Once I woke up a bit more and was able to communicate and at least open one eye at a time (I was seeing double and extremely dizzy for quite a while), they cleared me to go home. I continued to recover last night, slept well last night, and am doing pretty good this morning. Two thumbs up for Cleveland Clinic and their care and management of everything for me yesterday!
So what actually happened during the procedure?
Well, I now have Herman III! In the words of Shakespeare, "Parting is such sweet sorrow." Yes, as much as Herman II and I had been through together, it was time. I think I was starting to grow my own species of mold in Herman II plus my once clear tube was now a beautiful green/brown camo color...so yes, we bid farewell to Herman II and gladly welcomed Herman III as his successor. Herman III is very similar to what I had before with a few differences. He is considerably longer than Herman II which so far has only proven to be a slight inconvenience with 2 dogs that enjoy cuddling me getting more active; however, I'm sure I'll get used to it. The tubing is from a different company, but other than that, it's pretty much what I had before. They were even able to keep the color-coded tube caps (yellow for my J tube, red for my G tube) so I don't get them mixed up!
I also had an endoscopic ultrasound where they put a probe down and were able to use sound waves to gather information about the lining of my stomach and small intestines as well as looking at my pancreas. My stomach and intestinal wall looked normal which was good. That means that despite my motility issues, it doesn't appear that any structural changes are contributing to that. There were some abnormalities noted throughout my pancreas, so I will be following up with my GI and endocrinologist to discuss what that means.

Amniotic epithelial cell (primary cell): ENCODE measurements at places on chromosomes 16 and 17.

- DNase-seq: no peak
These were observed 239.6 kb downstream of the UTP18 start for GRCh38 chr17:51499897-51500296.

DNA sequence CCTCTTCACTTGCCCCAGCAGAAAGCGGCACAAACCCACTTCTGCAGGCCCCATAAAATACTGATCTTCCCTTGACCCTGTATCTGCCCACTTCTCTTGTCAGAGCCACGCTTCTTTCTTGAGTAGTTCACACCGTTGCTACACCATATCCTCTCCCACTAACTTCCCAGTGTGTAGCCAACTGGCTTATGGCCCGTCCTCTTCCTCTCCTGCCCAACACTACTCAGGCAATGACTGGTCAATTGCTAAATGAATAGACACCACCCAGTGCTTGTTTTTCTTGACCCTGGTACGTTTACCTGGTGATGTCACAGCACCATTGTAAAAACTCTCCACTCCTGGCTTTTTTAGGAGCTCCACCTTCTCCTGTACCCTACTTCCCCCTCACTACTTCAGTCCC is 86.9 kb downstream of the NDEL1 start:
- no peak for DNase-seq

The last thing they did was to take multiple biopsies throughout my stomach and intestines. I have had these done before which were part of my mast cell diagnosis. In theory, we should see some changes in the mast cell staining since I am seeing improvement with Xolair, but we'll just have to wait and see.
I know I finish almost every post with this, but THANK YOU. I mean that every time I say it. I was very nervous about this procedure. Yet, somehow (prayfully) I was able to let go of my fear and go in calmly and at peace. I much prefer being on the giving end of prayers and serving, and it is humbling to be in this position for such a long time. During this season of life, though, I am learning to receive graciously whether prayers or help or time. That has been and is a hard lesson, but it is also making me more aware of what it is like for those that I have given to. I hope that as I am thanking you in practically every post that my sincere appreciation and gratitude is coming through. It is not just something I am saying because I'm expected to. I truly see and feel your prayers carrying me through every step of this. I hope that you are encouraged hearing how your prayers are lifting us up and that you are able to rejoice with us as we ARE seeing victory over these past few weeks.
Thank you. Thank you so much.